The Bush administration acknowledged for the first time yesterday that President Bush should not have alleged in his State of the Union address in January that Iraq had sought to buy uranium in Africa to reconstitute its nuclear weapons program.
Asked about the accuracy of the president’s statement this morning, Mr. Fleischer said, “We see nothing that would dissuade us from the president’s broader statement.” But when pressed, he said he would clarify the issue later today.
Tonight, after Air Force One had departed, White House officials issued a statement in Mr. Fleischer’s name that made clear that they no longer stood behind Mr. Bush’s statement.
Capitol Hill Blue:
An intelligence consultant who was present at two White House briefings where the uranium report was discussed confirmed that the President was told the intelligence was questionable and that his national security advisors urged him not to include the claim in his State of the Union address.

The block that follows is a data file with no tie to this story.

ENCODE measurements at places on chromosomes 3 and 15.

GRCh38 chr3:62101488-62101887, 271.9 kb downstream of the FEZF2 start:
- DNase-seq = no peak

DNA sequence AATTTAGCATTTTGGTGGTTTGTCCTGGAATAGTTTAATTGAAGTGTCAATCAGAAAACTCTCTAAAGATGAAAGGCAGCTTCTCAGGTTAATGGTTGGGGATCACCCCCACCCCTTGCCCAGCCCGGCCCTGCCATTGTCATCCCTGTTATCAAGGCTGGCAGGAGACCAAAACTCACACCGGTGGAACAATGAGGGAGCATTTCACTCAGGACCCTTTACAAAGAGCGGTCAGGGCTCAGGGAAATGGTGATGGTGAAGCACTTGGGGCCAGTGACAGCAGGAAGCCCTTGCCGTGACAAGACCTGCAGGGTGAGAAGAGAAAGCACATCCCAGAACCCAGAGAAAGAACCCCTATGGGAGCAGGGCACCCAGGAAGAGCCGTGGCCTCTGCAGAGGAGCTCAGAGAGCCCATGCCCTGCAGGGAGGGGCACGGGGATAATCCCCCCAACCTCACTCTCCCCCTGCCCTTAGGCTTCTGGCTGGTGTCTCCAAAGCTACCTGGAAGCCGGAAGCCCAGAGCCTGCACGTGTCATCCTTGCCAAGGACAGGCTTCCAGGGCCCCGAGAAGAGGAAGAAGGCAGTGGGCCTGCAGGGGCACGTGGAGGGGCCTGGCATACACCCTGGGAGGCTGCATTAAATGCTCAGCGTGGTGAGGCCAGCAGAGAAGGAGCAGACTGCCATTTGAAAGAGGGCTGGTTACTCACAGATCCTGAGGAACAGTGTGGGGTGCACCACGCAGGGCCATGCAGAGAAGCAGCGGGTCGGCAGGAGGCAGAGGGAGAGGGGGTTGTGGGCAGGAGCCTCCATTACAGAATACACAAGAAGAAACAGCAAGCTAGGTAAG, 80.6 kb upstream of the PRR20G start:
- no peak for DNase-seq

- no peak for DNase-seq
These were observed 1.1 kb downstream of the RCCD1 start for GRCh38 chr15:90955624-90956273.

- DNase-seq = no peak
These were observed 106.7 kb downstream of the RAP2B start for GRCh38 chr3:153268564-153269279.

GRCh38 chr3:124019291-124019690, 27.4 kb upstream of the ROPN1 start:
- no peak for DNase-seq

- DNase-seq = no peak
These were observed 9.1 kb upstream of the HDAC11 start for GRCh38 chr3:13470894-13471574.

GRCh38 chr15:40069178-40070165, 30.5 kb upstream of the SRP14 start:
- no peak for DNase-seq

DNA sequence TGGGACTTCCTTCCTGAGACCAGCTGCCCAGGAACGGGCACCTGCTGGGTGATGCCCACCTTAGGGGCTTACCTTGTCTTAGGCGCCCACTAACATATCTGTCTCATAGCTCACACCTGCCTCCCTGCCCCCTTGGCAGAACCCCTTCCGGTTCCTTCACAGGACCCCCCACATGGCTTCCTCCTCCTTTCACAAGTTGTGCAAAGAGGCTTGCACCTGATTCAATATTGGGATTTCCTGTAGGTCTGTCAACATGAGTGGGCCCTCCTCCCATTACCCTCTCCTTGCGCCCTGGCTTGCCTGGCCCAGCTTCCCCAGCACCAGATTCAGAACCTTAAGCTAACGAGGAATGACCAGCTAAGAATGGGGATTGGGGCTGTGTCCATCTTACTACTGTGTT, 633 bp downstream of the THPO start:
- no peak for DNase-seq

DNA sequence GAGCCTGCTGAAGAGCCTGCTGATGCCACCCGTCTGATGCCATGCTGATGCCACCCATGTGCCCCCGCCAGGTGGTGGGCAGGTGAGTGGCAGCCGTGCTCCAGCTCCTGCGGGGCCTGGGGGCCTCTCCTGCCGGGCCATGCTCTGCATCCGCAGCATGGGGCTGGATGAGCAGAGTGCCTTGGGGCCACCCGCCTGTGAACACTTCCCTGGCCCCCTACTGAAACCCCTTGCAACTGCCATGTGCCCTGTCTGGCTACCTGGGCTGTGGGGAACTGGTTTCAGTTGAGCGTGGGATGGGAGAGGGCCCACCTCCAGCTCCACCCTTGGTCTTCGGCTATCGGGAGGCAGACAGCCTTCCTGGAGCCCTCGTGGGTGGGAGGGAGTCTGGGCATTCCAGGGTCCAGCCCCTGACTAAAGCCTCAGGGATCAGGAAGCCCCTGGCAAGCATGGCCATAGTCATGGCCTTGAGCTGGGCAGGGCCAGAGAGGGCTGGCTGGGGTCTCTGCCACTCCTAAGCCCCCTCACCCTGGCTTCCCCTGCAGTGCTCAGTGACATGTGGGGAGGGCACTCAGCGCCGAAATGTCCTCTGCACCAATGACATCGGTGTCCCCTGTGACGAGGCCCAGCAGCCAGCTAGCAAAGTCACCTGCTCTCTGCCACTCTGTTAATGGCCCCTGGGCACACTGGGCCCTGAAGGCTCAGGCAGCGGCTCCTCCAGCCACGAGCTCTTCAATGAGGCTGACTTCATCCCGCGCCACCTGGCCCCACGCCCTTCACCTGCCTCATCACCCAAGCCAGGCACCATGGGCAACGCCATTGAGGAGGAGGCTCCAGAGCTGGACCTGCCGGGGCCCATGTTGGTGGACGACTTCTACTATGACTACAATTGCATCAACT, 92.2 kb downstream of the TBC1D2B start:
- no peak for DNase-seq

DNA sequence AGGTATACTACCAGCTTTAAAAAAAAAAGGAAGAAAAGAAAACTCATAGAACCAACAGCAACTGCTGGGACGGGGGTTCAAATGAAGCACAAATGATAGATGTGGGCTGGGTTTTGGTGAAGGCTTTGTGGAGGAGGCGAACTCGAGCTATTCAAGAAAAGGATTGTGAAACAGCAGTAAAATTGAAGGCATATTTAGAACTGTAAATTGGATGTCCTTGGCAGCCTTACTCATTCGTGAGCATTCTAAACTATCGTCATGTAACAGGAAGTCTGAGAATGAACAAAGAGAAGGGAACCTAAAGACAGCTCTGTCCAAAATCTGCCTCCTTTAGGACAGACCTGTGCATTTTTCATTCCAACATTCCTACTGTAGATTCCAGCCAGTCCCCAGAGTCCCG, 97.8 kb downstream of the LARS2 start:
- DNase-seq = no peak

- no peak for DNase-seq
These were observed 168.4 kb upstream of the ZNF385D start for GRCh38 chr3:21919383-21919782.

“The report had already been discredited,” said Terrance J. Wilkinson, a CIA advisor present at two White House briefings. “This point was clearly made when the President was in the room during at least two of the briefings.”
Bush’s response was anger, Wilkinson said.
“He said that if the current operatives working for the CIA couldn’t prove the story was true, then the agency had better find some who could,” Wilkinson said. “He said he knew the story was true and so would the world after American troops secured the country.”
** story retracted **
Terrence J Wilkinson ceases to exist…